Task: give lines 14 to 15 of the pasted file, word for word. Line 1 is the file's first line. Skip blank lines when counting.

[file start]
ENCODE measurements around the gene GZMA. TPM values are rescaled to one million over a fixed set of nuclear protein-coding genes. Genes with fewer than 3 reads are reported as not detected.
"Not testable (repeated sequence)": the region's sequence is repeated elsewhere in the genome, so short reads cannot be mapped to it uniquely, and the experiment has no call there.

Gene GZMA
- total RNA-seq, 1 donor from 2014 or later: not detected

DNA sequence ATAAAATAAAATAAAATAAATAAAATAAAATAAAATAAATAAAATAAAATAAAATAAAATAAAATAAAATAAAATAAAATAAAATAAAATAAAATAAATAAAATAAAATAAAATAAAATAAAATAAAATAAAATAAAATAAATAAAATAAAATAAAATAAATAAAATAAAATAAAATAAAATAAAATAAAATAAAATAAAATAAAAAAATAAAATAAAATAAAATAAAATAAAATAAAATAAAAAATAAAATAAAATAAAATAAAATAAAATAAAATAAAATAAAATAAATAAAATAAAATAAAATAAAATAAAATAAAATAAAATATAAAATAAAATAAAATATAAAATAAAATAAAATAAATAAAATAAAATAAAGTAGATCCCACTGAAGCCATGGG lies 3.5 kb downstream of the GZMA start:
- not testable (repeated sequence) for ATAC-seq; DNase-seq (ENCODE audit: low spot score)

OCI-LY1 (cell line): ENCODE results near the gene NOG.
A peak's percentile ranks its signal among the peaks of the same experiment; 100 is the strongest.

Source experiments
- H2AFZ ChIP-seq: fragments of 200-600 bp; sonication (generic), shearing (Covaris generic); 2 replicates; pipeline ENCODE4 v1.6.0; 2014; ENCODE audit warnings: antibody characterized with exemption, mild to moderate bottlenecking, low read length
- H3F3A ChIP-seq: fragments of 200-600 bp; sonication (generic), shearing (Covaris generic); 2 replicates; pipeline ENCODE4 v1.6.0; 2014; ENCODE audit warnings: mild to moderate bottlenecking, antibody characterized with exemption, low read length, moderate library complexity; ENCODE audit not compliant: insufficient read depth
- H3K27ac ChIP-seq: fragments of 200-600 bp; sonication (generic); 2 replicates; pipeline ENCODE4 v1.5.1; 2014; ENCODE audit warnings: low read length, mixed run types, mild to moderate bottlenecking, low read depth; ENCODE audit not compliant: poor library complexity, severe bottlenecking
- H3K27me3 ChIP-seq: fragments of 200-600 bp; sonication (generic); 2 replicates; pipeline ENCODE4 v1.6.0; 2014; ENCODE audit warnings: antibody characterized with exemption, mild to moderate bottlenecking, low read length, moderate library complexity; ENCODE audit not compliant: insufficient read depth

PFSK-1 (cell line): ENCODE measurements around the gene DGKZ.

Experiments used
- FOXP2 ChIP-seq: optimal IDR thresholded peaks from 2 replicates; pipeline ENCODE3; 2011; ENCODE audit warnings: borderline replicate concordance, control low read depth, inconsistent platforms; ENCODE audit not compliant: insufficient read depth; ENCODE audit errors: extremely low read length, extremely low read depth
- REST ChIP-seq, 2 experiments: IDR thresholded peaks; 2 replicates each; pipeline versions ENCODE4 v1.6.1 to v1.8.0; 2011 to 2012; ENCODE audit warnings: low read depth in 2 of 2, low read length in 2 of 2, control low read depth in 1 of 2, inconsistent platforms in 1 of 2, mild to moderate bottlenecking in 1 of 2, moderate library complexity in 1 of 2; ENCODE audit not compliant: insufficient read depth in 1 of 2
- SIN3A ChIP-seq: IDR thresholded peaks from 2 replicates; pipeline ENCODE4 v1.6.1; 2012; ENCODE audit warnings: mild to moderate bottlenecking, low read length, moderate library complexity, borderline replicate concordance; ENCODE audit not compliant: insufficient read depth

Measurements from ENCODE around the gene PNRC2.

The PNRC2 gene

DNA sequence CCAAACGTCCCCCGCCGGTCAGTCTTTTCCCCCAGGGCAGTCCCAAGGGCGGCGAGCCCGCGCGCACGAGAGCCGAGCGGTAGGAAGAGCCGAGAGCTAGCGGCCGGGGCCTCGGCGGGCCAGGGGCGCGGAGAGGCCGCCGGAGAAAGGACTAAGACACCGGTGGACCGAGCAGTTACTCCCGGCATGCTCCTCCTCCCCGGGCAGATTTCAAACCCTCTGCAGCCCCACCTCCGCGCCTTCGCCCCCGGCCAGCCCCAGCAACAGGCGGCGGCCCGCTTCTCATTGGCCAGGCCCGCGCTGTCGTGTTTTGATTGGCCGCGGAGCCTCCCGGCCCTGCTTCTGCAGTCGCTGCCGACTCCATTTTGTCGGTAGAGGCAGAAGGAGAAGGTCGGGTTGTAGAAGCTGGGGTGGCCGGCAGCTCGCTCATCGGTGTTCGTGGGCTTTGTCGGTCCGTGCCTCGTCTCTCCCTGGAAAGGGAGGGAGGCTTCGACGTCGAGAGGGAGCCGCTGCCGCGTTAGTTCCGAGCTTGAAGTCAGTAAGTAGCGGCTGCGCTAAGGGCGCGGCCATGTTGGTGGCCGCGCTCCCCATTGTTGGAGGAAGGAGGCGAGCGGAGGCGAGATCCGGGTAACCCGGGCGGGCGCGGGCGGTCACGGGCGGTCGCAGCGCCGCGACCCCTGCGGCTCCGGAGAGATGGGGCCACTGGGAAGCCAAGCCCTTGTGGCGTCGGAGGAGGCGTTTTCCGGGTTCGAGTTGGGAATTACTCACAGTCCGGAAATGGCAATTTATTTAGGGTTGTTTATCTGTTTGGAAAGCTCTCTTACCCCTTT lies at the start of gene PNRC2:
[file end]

PFSK-1 (cell line): ENCODE measurements around the gene DGKZ.

Experiments used